Banking Class Action
The Banking Class Action alleges that ANZ and ASB are required to refund interest & fees to over 150,000 customers because they breached New Zealand consumer protection laws.
The Class Action seeks to hold ANZ & ASB accountable for failing to repay this money to customers which the Banks were not legally entitled to receive under the Credit Contracts & Consumer Finance Act (CCCFA).
ANZ and ASB charged their customers money when they weren’t entitled to take it. Clearly the Banks believe the consequences of breaking the law don’t apply to them because despite a legal requirement to repay it in full, they chose not to. Without this class action, banks will simply continue thinking they can break the law and get away with it."
- Anthony Simons, Banking Class Action Plaintiff
Opt In, Opt Out or Register to Join
The Court has made orders for the Banking Class Action to proceed on an “opt-out” basis. That means that all ASB and ANZ customers who the Court has determined have the same interest in the proceeding as the named plaintiffs (class members) will be represented in the Action, unless they “opt out” (i.e. proactively elect not to be).
However, class members can also register their interest in the action or “opt in” to the Action if they wish.
A consumer class action on behalf of ANZ and ASB customers.
The Banking Class Action seeks repayment of interest & fees paid by ANZ and ASB customers on their loans which it is alleged they were not liable to pay and the Banks were not entitled to receive under the CCCFA because the Banks failed to meet their disclosure obligations to their customers.
The purpose of the CCCFA is to protect the interests of individual customers when they borrow money. It is important consumer legislation that ensures creditors put the interests of their customers first.
The Class Actions says that the CCCFA clearly states what the consequences are if a bank fails to meet its disclosure obligationsunder the Act. It alleges that ANZ and ASB did not provide proper disclosure information to certain customers, which means they were not legally entitled to receive interest and fees from those customers.
The CCCFA also clearly states that if a bank receives money it was not entitled to, it must repay it. The Class Action says that ANZ and ASB's failures to repay interest and fees are serious breaches of the CCCFA.
"The purpose of this consumer law is to protect the interests of ordinary New Zealanders when they borrow money. ANZ and ASB are massively profitable, powerful banks and as customers we are completely dependent on them to act responsibly and comply with the law when they are dealing with our money."
- Anthony Simons
Banking Class Action Plaintiff
Track the progress of the case
Justice Venning’s judgment on Class Issues, Simons & Ors v ANZ & Anor  NZHC 1836, was delivered on 29 July 2022. Read it here >
The plaintiffs and ASB have applied to the High Court for leave to appeal the aspects of the judgment which went against them to the Court of Appeal and it is anticipated that ANZ may apply for leave to cross appeal in due course.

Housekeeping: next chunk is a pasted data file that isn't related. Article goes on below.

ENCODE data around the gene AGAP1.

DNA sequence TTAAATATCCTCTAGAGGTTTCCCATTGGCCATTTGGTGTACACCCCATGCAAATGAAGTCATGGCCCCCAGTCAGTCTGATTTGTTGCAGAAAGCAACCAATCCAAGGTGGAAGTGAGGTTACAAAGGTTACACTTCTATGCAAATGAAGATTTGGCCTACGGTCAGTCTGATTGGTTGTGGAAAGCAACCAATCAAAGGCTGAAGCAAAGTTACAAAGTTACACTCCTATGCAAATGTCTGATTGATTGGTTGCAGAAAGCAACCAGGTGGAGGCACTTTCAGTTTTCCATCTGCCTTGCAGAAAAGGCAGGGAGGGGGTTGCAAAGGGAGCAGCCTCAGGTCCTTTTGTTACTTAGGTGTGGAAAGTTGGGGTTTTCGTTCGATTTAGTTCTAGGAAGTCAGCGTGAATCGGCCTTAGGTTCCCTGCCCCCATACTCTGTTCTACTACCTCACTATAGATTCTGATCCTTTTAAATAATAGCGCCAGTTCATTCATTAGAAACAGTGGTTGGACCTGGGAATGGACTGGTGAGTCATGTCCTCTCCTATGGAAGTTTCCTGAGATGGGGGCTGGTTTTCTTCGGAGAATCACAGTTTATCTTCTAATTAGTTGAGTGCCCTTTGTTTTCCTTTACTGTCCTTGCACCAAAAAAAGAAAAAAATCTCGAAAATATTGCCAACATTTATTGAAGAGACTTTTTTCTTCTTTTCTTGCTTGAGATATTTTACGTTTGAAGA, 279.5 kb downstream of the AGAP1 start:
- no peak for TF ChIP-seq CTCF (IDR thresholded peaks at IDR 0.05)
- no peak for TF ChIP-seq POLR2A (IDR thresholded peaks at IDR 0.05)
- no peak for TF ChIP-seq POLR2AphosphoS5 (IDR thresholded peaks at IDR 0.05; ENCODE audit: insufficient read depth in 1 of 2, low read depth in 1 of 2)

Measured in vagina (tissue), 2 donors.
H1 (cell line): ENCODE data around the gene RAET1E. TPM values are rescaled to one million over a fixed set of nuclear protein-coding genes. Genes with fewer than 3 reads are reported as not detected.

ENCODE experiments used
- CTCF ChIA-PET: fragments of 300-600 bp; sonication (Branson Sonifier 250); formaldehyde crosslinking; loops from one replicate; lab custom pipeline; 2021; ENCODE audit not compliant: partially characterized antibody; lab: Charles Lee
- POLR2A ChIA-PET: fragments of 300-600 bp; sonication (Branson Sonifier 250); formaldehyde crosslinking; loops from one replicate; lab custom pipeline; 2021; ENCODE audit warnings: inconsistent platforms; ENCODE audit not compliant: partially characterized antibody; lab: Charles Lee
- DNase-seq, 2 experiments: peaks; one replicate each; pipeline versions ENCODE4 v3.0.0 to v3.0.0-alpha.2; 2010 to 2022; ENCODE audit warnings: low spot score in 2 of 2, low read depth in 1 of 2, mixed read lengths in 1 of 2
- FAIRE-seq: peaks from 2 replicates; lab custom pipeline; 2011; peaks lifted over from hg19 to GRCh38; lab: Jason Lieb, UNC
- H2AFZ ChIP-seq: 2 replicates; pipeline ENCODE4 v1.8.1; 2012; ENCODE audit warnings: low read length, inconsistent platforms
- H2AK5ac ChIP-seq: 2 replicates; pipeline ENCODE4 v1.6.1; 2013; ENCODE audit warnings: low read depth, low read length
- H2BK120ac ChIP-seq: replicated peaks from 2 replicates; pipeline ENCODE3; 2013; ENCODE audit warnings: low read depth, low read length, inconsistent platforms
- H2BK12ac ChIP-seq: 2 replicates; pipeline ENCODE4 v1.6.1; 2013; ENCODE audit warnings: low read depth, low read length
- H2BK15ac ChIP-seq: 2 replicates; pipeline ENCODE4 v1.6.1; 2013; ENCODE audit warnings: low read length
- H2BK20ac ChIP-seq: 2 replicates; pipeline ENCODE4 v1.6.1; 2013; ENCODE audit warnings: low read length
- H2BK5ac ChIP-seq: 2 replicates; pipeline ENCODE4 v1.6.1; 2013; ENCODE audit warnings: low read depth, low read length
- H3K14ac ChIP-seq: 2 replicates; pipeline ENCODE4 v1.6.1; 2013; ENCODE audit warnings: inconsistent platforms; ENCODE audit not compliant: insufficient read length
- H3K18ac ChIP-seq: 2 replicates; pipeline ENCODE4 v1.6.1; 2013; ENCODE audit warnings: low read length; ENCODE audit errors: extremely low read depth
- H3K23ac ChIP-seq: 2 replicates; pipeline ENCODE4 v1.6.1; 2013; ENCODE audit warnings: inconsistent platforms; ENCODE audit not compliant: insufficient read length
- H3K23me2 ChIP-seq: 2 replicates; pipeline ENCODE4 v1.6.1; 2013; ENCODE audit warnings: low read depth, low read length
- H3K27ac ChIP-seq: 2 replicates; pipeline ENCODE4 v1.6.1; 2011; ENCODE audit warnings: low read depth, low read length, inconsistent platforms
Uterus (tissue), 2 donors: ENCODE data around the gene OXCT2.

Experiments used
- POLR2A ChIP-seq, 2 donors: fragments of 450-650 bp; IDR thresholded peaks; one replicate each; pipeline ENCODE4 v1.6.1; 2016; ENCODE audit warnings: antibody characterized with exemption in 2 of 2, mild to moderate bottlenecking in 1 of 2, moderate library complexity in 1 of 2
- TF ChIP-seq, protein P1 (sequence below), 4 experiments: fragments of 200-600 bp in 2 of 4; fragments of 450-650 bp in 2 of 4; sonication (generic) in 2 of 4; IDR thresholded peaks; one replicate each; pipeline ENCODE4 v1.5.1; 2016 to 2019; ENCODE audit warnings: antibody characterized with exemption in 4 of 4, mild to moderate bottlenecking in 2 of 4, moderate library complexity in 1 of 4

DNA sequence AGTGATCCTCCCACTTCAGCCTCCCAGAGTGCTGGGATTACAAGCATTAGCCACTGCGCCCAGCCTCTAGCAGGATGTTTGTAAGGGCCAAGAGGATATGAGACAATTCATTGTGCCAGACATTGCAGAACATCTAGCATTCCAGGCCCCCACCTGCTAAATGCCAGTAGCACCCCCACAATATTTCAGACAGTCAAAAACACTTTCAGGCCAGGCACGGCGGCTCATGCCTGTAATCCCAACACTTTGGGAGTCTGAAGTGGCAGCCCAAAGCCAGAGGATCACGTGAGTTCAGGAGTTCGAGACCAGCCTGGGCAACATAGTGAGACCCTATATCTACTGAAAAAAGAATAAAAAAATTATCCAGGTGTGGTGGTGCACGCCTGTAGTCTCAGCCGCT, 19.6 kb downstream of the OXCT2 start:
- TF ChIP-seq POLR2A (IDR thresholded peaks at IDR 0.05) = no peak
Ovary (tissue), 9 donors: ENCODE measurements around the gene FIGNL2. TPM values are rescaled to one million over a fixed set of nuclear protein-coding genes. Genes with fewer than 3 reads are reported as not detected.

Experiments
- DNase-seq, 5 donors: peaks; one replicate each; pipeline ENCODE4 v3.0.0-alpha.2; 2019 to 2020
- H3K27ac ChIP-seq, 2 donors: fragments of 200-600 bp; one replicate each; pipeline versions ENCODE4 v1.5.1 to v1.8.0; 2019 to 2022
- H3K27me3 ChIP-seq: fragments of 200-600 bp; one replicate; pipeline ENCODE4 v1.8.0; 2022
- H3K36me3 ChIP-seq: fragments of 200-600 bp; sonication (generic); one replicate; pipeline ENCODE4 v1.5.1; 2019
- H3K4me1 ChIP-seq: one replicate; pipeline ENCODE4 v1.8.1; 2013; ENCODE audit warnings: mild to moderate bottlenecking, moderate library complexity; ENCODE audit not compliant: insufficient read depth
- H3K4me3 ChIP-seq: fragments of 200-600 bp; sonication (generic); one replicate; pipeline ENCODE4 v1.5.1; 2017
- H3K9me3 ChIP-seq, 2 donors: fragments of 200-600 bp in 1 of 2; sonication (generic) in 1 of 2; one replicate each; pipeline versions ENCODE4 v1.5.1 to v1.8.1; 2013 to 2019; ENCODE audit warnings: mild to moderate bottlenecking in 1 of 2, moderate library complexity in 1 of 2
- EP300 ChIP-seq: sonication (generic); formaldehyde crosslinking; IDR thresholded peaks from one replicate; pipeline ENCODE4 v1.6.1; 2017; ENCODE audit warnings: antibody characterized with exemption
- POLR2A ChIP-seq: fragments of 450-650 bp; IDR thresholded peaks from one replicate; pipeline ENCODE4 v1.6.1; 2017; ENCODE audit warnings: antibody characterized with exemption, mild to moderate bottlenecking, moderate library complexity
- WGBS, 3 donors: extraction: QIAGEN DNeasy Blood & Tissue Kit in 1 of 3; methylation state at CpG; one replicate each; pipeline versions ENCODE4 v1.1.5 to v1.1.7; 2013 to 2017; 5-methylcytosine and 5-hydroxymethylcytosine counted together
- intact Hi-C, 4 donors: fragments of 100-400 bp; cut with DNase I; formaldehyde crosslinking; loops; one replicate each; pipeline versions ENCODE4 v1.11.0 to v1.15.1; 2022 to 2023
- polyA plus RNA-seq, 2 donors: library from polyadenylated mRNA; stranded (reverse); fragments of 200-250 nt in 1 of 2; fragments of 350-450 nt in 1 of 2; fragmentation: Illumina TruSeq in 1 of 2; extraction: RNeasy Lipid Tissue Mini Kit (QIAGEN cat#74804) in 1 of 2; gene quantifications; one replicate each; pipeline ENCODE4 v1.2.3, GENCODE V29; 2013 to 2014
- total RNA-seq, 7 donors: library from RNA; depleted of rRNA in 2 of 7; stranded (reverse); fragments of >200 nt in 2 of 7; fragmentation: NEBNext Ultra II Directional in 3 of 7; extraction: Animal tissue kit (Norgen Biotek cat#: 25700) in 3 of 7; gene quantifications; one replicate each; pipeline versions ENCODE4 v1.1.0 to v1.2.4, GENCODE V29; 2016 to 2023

The applications for leave will be heard in the High Court in Auckland on 28 October 2022.
ALLEGED FAILINGS EXPLAINED
Under section 22 of the CCCFA:
If a creditor makes an agreed change to a loan that is a “consumer credit contract” (as defined in the Act) (Loan), it must ensure that it provides the borrower with disclosure of the full particulars of the change within prescribed time frames (Variation Disclosure).
Section 99(1) provides that:
If disclosure is required under section 22, a creditor cannot enforce the relevant Loan before that disclosure is made (i.e. between the date on which Variation Disclosure was required to be provided and the date on which it is in fact provided).
Section 99(1A) provides that:
Borrowers are not liable for interest and fees on a Loan in relation to any period during which the creditor is in breach of section 22 (i.e. between the date on which Variation Disclosure was required to be provided and the date on which it is in fact provided).
Under section 48:
If a borrower makes a payment to a creditor that, by virtue of the Act, the creditor is not entitled to receive, the creditor must refund the payment to the borrower, or credit it against any amount owing by the borrower, as soon as practicable.
Section 99(1) applies to all Loans entered into after April 2005, whereas section 99(1A) is newer and only applies to Loans entered into after 6 June 2015, when the CCCFA was amended by the Credit Contracts and Consumer Finance Amendment Act 2014.
The plaintiffs in the Class Action say that the effects of sections 99(1) and 99(1A) are the same. They further say that under section 48, if a creditor receives interest or fees it is not entitled to by virtue of section 99(1) and/or (1A), it must refund or credit those amounts to the borrower as soon as reasonably practicable
Is my ANZ or ASB loan a “consumer credit contract”?
Generally, an ANZ or ASB loan will be a consumer credit contract (and therefore a Loan) if:
The CCCFA applies to it (i.e. it was entered into after 1 April 2005, or it was entered into earlier, but the Bank elected to have the CCCFA apply.)
The borrower is a natural person (i.e. an individual and not a legal entity, like a company) and not a trustee of a family trust;
The loan was intended to be used wholly or predominantly for personal, domestic or household purposes; and
One or more of the following applies:
Interest charges are or may be payable;
Credit fees are or may be payable; and/or
A security interest is or may be taken.